US-based Blue Robotics has launched the Ping360 Scanning Sonar, which offers small ROVs the ability to navigate in low-visibility water conditions. The Ping360 is a mechanical scanning sonar – it uses a small acoustic transducer mounted on a motor that rotates it in one-degree increments. As it rotates, it transmits and receives acoustic pulses to build a 360-degree image of the surroundings. This is similar to laser scanners and Lidars used for ground robotics and autonomous cars but using sound waves instead of light.

The EdgeTech Ropeless Fishing System with embedded acoustic release technology was developed to eliminate vertical lines connecting a surface buoy to bottom fishing gear. The system was designed from the ground up with the input of fishers with the intent of alleviating possible whale entanglement and other negative effects of seafloor-to-surface fishing and trap lines.

Flight Trials of Unmanned Air System Schiebel’s Camcopter S-100 vertical takeoff and landing (VTOL) unmanned air system (UAS) performed a five-day maritime surveillance demonstration aboard offshore patrol vessel (OPV) Turva. The flight trials by the Border and Coast Guard Division of the Finnish Border Guard took place at the end of August in the Gulf of Finland. Day and night, the S-100 completed given scenarios including searching, locating and recognizing objects as well as surveillance for maximum situational awareness.

Flexible Acoustic Modems The Subnero acoustic modems provide a flexible platform for a variety of underwater networks and applications. All modems come with arbitrary waveform transmission and recording function. The software at the heart of the technology, UnetStack 3, provides a comprehensive set of APIs and commands for maximizing innovation.

Dual-frequency Multibeam Imaging Sonar Tritech International has launched the Gemini 1200ik dual-frequency multibeam imaging sonar designed for target identification and obstacle avoidance at long range and extremely detailed imaging when using the high frequency of 1200kHz. Switching frequencies can be set to automatically switch over at a specific range or can be done manually.

26 | s e p t e m be r /o c t o b e r 2 0 1 9 | Hydro int e r nat io na l

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highlighted products

Especially for Divers

Light, Portable and Compact

The Aqua-Metre D100NG is a portable and fully immersed metrology-class positioning and cartography system for divers. The system is controlled through an Android underwater tablet and is dedicated to scientific applications like biology, archaeology and oceanography.

The ARCboat Lite is a portable and compact version of HR Wallingford’s award-winning remote-controlled survey vessel, the ARCboat. Weighing only 15kg and just 1.3m long, the ARCboat Lite can be carried and deployed by a single person and easily fits inside the boot of a typical family hatchback. It can operate in flows of up to 2.5m/s, in water as shallow as 22cm, and it costs less than the larger ARCboat.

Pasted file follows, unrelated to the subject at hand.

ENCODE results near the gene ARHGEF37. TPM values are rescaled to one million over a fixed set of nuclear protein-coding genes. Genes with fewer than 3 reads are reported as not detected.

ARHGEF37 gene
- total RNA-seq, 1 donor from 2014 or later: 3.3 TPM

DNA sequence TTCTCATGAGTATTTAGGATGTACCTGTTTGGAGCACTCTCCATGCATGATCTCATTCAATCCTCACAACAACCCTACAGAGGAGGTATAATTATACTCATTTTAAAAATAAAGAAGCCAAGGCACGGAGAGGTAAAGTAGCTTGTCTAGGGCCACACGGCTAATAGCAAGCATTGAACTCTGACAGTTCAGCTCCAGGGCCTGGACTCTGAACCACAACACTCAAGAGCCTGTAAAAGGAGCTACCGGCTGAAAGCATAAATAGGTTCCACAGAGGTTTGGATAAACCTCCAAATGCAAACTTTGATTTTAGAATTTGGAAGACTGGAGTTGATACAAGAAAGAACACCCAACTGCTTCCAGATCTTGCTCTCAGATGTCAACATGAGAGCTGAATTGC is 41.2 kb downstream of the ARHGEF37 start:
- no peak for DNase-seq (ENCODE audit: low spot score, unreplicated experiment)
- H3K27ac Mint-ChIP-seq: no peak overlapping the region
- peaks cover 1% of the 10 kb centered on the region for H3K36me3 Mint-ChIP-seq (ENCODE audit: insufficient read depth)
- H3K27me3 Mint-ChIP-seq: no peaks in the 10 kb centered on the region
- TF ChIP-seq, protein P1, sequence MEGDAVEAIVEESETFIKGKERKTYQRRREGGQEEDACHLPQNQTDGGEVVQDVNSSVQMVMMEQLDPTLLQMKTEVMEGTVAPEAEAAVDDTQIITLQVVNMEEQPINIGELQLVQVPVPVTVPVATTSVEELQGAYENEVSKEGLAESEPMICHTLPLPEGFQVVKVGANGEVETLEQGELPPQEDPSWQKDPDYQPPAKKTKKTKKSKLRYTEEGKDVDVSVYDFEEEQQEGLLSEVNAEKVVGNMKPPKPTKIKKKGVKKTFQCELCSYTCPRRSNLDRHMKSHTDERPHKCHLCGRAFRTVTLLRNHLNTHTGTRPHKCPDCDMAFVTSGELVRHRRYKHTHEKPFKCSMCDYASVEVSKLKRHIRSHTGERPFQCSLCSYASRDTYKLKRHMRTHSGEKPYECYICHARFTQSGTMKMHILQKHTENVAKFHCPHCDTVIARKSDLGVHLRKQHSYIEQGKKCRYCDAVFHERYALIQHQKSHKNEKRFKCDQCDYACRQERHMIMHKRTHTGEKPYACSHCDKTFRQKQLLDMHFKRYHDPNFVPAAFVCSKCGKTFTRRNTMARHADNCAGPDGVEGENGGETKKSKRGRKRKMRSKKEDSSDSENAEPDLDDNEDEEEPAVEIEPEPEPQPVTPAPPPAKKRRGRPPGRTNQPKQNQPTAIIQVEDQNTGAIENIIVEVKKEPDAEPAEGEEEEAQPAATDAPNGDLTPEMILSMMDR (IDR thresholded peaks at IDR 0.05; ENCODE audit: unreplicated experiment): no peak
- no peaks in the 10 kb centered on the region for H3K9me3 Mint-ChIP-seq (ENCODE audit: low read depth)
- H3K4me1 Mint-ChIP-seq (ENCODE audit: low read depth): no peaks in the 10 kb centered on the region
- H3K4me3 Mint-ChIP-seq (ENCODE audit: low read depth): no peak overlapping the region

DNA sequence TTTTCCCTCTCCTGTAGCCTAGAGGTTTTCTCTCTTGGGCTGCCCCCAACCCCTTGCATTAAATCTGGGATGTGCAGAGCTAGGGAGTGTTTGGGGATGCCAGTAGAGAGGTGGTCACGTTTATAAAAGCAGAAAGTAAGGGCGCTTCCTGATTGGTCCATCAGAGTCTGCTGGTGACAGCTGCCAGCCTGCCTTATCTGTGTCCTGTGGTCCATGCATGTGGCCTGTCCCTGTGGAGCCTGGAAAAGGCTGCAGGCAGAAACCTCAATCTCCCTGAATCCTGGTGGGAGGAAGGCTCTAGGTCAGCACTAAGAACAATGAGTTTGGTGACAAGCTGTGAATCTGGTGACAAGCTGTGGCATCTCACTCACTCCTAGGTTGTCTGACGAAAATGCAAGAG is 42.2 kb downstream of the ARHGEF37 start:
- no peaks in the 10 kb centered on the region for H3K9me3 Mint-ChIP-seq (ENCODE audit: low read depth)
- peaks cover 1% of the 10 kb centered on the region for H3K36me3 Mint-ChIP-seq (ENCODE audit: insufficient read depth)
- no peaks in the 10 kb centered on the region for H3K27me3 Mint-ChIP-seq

Remote Vehicle Mother-ship New Wave Glider Platform Introduced Liquid Robotics’ newest Wave Glider features advancements to shoreside operations and in-water performance enabling customers to mobilize, deploy and operate fleets of vehicles more efficiently, the company states.

Sea-Kit has been designed to be the first unmanned mother-ship for remote vehicles such as large AUVs or ROVs. This ability allows for missions such as deep-water bathymetry or mine clearance without placing any human personnel in harm’s way and at significantly reduced costs compared to traditional manned vessels. Data can be transmitted via broadband link or via satellite following on-board processing and compression. Alternatively data can be stored on-board for retrieval at a later date if required.

Low-cost Wave Buoy The ToughBoy Panchax 1.2 version comes in four different models. The choice of model depends on which ADCP you wish to include in the solution – or if you wish to purchase the wave buoy without an ADCP, which is the case for this model. Additional sensors can be fitted as optional extras, creating a wave buoy that perfectly matches the setup you’re looking for.

Positioning and Communication Gaps is an ultra short baseline (USBL) positioning and communication system dedicated to subsea assets localization. It combines a USBL antenna and a fibre-optic based Inertial Navigation System (INS) in the same housing. Acoustic techniques ensure maximum performance in the most challenging conditions. Its 3D acoustic array enables tracking and communication, from shallow water to the deep sea.